Who is capable of recognizing a devotee? He may possess all perfections, but we see only his poverty. The seller of banana products, Sridhara Pandit, is a living example of this. He disregarded the eight mystic perfections in order to simply accept devotion as a benediction. However much misery you see in a devotee’s life, you should know that in fact he is enjoying divine pleasure in devotional service. Those who are absorbed in sense gratification and intoxicated by learning or wealth can never recognize a Vaishnava.
(Chaitanya Bhagavat 2.9.238-41)
Mahaprabhu’s action was meant to teach us that by drinking a devotee’s water, we can attain devotion. He wanted to show that the water from a devotee’s water jug, even though it is old and rusty, is still like nectar to the Supreme Lord himself. By way of contrast, He ignores the proud non-devotee’s water, even when offered in a jeweled goblet.
When the Lord saw Sridhara’s tumbledown shack of a home from a distance, he laughed quietly from the inner joy he felt. He led the company of devotees along the path to Sridhara’s hut, where he spotted an iron water pot full of holes. There was still a little water in it, and the Lord drank it thirstily. The Lord is bhakta-vatsala, ever affectionate toward his devotees, and this act overwhelmed him with feelings of love. Tears poured from his eyes like the currents of the Ganga, and a wonderful kirtan began in Sridhara’s courtyard in which all the devotees led by Nityananda and Advaita Prabhus were crying. Ah, when I think of the great joy they all experienced on that day here at Sridhara’s house, my heart is torn.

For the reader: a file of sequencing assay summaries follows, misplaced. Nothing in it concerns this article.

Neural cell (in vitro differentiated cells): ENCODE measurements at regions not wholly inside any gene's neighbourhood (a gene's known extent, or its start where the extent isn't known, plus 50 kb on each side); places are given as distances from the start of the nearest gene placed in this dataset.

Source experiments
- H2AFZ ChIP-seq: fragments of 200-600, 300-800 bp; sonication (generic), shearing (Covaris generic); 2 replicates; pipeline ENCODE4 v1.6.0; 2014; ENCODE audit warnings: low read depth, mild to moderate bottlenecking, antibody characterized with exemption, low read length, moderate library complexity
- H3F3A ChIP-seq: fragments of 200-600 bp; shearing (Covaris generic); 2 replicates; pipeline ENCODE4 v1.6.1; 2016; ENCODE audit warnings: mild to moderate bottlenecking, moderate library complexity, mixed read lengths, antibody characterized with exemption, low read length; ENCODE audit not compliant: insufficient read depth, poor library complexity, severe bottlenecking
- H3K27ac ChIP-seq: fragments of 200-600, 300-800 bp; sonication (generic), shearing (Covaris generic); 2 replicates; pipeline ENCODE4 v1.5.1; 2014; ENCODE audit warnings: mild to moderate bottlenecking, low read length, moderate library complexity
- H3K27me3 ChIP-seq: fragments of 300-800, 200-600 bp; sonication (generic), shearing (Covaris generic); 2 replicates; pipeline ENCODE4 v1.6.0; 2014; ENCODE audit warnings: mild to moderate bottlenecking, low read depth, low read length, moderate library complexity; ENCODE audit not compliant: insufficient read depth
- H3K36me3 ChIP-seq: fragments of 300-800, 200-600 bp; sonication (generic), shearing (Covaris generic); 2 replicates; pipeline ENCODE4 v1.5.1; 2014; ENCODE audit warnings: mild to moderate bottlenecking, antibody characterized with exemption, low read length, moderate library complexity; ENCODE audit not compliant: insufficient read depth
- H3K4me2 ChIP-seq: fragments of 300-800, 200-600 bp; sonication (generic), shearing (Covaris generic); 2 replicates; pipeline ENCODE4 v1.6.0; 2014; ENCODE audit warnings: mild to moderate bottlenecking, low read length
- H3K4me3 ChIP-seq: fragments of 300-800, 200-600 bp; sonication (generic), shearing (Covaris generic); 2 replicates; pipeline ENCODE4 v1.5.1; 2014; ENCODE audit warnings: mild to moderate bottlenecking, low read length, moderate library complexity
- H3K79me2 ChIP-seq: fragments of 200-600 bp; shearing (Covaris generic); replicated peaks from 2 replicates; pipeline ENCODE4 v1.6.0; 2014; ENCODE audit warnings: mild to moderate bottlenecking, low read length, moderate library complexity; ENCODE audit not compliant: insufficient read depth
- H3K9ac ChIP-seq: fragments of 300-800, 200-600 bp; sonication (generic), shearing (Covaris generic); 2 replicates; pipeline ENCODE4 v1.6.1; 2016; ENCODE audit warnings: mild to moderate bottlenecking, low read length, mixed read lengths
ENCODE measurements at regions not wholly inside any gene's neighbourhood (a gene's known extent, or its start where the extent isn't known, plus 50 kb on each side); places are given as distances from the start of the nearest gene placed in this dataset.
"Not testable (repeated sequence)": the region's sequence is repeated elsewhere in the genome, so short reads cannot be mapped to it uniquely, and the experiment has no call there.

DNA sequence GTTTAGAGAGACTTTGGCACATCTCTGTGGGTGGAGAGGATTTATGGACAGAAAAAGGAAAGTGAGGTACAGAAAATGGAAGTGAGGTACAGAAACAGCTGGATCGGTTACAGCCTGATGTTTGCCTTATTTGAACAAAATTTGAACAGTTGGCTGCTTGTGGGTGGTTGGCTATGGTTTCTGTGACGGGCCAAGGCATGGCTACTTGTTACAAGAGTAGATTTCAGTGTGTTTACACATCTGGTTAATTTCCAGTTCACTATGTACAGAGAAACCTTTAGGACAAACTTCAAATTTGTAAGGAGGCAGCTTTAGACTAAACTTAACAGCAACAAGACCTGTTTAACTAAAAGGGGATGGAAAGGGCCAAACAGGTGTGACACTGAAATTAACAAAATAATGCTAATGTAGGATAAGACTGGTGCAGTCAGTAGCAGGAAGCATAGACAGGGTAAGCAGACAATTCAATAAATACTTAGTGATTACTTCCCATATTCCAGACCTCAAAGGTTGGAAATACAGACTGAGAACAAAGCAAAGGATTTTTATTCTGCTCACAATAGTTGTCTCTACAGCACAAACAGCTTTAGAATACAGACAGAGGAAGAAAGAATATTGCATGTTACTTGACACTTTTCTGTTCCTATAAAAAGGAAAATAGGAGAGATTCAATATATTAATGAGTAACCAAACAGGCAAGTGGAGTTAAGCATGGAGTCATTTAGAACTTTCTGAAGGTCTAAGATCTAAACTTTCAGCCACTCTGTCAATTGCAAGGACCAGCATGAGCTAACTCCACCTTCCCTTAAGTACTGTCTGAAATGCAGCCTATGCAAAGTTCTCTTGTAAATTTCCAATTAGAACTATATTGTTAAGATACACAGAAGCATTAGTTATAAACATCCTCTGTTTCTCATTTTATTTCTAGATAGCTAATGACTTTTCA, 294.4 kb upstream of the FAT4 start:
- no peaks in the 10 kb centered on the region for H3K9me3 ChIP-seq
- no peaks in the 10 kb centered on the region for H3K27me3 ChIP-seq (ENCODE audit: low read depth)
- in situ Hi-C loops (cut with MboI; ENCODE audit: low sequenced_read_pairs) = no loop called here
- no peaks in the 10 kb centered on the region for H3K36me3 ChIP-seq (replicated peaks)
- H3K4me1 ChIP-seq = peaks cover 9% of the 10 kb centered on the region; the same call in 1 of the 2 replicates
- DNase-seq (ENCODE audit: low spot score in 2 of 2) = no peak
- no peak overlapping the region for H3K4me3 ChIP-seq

The Lord drank water from Sridhara’s iron water pot and he fulfilled the desires of every single devotee.
(Chaitanya Charitamrita 1.17.70)
On the very day before he took sannyas, Mahaprabhu happily accepted a gift of a gourd from Sridhara. Sachi Mata cooked the gourd with milk, making one of the Lord’s favorite preparations.
The pious Sridhara came to see the Lord carrying a gourd (lau). When Gaurasundara saw the gift he laughed and asked, “Where did you get it?” But he knew that he would be leaving the next day and would not be able to eat it then. But he did not want to see the gift go unused and so he determined to have it prepared that very day.
(Chaitanya Bhagavat 2.28.33-6)
After taking sannyas, Mahaprabhu wandered in the land of Rarha for three days in a intoxicated state of love for Krishna until Nityananda tricked him to coming to Shantipur to Advaita Acharya’s house. When the Lord met Sachi Mata and the other Nabadwip devotees, he also met with Sridhara. Sridhara came every year to Puri to meet with the Lord at the time of the Rathayatra.
----Excerpted from "Sri Chaitanya: His Life & Associates" by Srila Bhakti Ballabh Tirtha Maharaj